If you are encountering a 401 Unauthorised error, you can try the following tips:
•Reload the page. Sometimes a simple page refresh can resolve a 401 Unauthorised error.
• Clear your browser’s cache and cookies. This can help if you see outdated or cached data.
•Make sure that your browser’s cookies are enabled.
• Check the spelling of the URL you’re trying to access.
• If you’re still getting 401 errors, it’s possible that your Web server is not configured to recognize your account. Contact the website owner or administrator to see if they can provide you with access to the resource you need.
3. Error 403
An HTTP 403 error is a particular type of error that occurs when trying to access a URL. There are a couple of possible causes to an HTTP 403 error:
- The user’s IP address has been banned from the website.
- The user’s IP address is not authorised to access the requested resource.
- The user is trying to access a resource that doesn’t exist
A 403 error is often caused by one of the issues mentioned above. However, it can also be caused by mistake in the website’s coding, which can cause the website to misidentify the user’s IP address.
If you see a 403 error, it’s important to first check whether you’re banned from the site or not. If you are, there’s not much you can do other than wait it out or find another way to access the site.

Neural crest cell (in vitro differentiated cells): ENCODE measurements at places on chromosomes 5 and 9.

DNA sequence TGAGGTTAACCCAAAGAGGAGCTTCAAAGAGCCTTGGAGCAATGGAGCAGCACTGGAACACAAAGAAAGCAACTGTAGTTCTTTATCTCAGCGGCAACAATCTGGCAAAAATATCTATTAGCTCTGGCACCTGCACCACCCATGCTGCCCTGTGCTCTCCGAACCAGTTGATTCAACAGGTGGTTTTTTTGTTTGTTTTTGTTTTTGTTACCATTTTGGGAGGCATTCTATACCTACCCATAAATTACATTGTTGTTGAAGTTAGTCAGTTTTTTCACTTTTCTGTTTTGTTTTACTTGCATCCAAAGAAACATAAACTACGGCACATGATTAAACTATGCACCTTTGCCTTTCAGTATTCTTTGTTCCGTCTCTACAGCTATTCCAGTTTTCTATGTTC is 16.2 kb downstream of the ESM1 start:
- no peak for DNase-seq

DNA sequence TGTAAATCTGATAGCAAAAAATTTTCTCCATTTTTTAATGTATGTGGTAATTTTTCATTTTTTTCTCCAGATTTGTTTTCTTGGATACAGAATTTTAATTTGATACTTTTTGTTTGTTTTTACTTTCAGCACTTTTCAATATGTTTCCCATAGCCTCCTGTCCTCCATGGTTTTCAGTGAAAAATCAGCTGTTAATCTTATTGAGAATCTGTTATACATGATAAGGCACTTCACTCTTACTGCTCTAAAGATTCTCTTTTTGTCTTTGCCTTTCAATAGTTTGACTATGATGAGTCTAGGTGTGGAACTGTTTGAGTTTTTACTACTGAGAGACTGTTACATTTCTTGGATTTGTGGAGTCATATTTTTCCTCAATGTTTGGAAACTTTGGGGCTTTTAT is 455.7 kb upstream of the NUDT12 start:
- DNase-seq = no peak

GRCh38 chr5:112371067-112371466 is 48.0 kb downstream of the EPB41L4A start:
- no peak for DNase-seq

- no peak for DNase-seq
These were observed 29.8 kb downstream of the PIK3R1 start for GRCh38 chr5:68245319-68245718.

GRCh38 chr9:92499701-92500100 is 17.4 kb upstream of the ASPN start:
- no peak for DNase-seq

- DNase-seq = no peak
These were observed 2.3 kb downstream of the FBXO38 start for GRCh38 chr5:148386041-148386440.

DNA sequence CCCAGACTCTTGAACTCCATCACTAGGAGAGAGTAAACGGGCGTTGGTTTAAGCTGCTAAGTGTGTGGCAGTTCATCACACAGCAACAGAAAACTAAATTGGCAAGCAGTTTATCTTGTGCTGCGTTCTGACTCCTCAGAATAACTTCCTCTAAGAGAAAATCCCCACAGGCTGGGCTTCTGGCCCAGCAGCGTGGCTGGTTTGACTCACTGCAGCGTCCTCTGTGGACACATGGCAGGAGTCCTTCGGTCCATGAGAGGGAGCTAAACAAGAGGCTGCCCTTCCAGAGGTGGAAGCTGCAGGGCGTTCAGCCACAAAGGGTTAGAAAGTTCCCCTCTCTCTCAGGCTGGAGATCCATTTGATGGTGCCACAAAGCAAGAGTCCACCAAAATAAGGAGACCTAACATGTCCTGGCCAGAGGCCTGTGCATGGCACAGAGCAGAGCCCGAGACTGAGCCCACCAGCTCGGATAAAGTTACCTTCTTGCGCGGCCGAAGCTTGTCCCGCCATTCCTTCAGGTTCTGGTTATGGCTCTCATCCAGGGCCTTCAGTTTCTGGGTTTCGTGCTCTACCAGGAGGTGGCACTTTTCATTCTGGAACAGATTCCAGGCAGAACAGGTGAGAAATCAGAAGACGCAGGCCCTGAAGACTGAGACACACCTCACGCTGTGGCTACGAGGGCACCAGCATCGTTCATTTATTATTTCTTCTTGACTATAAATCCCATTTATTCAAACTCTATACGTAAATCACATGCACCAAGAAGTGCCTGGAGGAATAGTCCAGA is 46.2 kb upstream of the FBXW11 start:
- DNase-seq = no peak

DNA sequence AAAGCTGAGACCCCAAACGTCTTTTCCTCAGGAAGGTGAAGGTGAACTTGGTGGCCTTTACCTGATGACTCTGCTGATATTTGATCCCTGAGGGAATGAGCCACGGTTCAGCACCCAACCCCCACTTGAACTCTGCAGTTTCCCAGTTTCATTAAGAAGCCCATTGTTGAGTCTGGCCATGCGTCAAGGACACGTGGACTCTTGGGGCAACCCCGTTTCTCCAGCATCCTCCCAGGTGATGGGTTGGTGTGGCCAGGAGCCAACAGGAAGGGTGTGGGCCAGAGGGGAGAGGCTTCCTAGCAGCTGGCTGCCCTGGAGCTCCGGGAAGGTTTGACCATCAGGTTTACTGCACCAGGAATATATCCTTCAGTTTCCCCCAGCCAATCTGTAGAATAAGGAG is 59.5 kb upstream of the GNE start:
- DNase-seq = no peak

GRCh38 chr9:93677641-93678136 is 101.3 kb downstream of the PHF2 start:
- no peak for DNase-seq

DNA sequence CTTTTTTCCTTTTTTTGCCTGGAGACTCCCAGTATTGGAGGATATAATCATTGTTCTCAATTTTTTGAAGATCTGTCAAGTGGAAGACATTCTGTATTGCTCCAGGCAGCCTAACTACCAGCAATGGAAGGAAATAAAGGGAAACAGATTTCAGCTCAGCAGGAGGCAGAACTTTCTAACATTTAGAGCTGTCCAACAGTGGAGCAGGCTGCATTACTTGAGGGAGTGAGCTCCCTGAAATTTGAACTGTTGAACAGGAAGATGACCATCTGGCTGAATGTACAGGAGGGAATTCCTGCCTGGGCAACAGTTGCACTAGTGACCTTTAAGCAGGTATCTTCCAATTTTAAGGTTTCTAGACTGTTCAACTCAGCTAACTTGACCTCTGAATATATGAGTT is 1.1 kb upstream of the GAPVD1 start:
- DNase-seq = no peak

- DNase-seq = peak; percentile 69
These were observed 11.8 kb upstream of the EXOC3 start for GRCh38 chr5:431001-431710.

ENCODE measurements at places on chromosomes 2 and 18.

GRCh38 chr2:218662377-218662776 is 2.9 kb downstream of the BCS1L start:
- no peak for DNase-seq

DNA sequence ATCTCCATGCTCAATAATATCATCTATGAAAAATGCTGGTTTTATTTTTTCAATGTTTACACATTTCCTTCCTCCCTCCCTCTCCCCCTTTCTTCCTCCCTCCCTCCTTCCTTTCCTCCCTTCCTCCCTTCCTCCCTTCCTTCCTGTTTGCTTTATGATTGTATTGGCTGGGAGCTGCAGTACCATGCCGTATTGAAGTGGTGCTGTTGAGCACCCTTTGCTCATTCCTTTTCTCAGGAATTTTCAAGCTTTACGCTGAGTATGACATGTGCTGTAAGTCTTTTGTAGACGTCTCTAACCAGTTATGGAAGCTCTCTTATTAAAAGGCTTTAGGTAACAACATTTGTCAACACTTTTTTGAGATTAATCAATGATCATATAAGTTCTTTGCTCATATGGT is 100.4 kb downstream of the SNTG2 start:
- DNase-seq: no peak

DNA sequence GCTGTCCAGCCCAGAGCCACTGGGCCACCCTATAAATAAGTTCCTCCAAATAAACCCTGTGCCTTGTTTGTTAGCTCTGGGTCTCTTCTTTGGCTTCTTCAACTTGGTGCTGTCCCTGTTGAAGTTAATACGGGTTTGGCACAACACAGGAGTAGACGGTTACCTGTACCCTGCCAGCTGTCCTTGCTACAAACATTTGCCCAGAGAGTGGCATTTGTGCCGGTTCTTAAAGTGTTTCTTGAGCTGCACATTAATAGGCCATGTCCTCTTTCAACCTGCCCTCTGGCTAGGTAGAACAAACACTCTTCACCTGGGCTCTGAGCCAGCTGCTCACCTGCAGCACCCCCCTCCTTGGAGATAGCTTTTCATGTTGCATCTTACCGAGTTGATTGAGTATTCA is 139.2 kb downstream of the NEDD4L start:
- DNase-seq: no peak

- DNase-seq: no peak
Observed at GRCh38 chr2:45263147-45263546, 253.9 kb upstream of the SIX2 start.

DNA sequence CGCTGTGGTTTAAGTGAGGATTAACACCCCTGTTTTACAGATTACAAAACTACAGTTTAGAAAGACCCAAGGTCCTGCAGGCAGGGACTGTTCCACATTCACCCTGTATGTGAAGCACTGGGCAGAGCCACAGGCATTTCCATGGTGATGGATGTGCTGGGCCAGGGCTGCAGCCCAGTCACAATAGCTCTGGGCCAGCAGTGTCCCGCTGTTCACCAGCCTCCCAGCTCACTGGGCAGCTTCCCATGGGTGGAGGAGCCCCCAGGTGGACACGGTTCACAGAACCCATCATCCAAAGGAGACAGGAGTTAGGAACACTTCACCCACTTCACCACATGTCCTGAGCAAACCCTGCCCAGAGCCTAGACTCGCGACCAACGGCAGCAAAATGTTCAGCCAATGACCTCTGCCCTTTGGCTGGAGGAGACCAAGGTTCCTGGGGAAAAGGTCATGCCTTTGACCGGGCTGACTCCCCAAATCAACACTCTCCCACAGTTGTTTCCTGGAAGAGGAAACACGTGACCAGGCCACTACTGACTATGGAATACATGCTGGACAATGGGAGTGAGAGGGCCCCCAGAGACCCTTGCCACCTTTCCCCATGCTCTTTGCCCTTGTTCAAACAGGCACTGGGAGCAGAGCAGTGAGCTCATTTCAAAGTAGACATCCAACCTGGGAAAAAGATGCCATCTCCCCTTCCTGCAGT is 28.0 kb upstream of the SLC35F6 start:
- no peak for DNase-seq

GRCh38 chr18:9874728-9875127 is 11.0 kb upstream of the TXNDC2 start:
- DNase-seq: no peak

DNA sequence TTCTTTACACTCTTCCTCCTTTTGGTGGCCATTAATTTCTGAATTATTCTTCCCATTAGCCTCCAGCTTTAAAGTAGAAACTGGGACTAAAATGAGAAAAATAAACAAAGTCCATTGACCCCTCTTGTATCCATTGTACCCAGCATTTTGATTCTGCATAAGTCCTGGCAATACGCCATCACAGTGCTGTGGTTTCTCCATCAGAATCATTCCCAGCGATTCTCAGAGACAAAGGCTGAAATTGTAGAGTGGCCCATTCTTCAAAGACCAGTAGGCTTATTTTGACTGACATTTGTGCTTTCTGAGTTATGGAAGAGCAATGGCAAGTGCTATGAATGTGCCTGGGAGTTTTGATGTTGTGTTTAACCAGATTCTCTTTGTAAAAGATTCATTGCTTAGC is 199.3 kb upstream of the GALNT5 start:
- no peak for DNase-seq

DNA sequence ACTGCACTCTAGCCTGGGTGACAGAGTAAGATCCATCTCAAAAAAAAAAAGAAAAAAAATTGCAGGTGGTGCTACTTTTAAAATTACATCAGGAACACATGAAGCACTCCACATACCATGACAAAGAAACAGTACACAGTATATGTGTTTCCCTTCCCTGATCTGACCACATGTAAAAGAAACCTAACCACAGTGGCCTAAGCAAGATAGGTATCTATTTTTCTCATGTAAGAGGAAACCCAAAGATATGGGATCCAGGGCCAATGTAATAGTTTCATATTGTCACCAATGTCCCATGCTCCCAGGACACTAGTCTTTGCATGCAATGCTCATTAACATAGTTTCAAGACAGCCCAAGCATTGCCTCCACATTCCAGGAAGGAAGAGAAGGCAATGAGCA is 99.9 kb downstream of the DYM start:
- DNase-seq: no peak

If you’re not banned but still see a 403 error, it’s worth checking to see if the website has a specific IP address you need to be using. You’ll need to use that IP address to access the site if it does.
If you’re still seeing website error code 403 after taking those steps, the problem may lie with the website itself. In this case, there’s not much you can do other than contact the website’s owner and ask them to take a look at the problem.
4. Error 500: Internal Server Error
If you’re wondering what Error 500 is, it is just a generic error message from the server. It is usually a message error from the server, which means something is wrong with the server that cannot be fixed automatically.
Server 500 is usually something that happens on your own server that is beyond the capabilities of your server. There is a possibility that your server might be running out of memory or RAM, and you might be running into a memory issue.
Another reason could be a corrupted .htaccess file. In short, it is tough to guess the reason behind error 500; error logs can only help identify the issue.
5. Error 504
A 504 error signifies a gateway timeout, meaning that a server the website relies on isn’t communicating with it quickly. When this happens, you won’t be able to access the website until its administrators resolve this issue. You can try refreshing the page a few times, but you’ll likely have to wait until it’s fixed.
Why not allow millions of site visitors to inform us about their most common problems? We can achieve that in a roundabout way by using Google.
The underlying notion is that some users who experience problems when visiting websites will want to learn more about the error and use a search engine.
In summary, Google’s search data should tell us which HTTP problems are the most prevalent in this scenario.
We looked through all of the different HTTP error codes that exist, comparing them against one other, using Google Insights for Search (a terrific tool for determining the “popularity” of search phrases). We used the location “global” for this comparison, the timeframe comprised all searches in 2018, and the search type was limited to online search.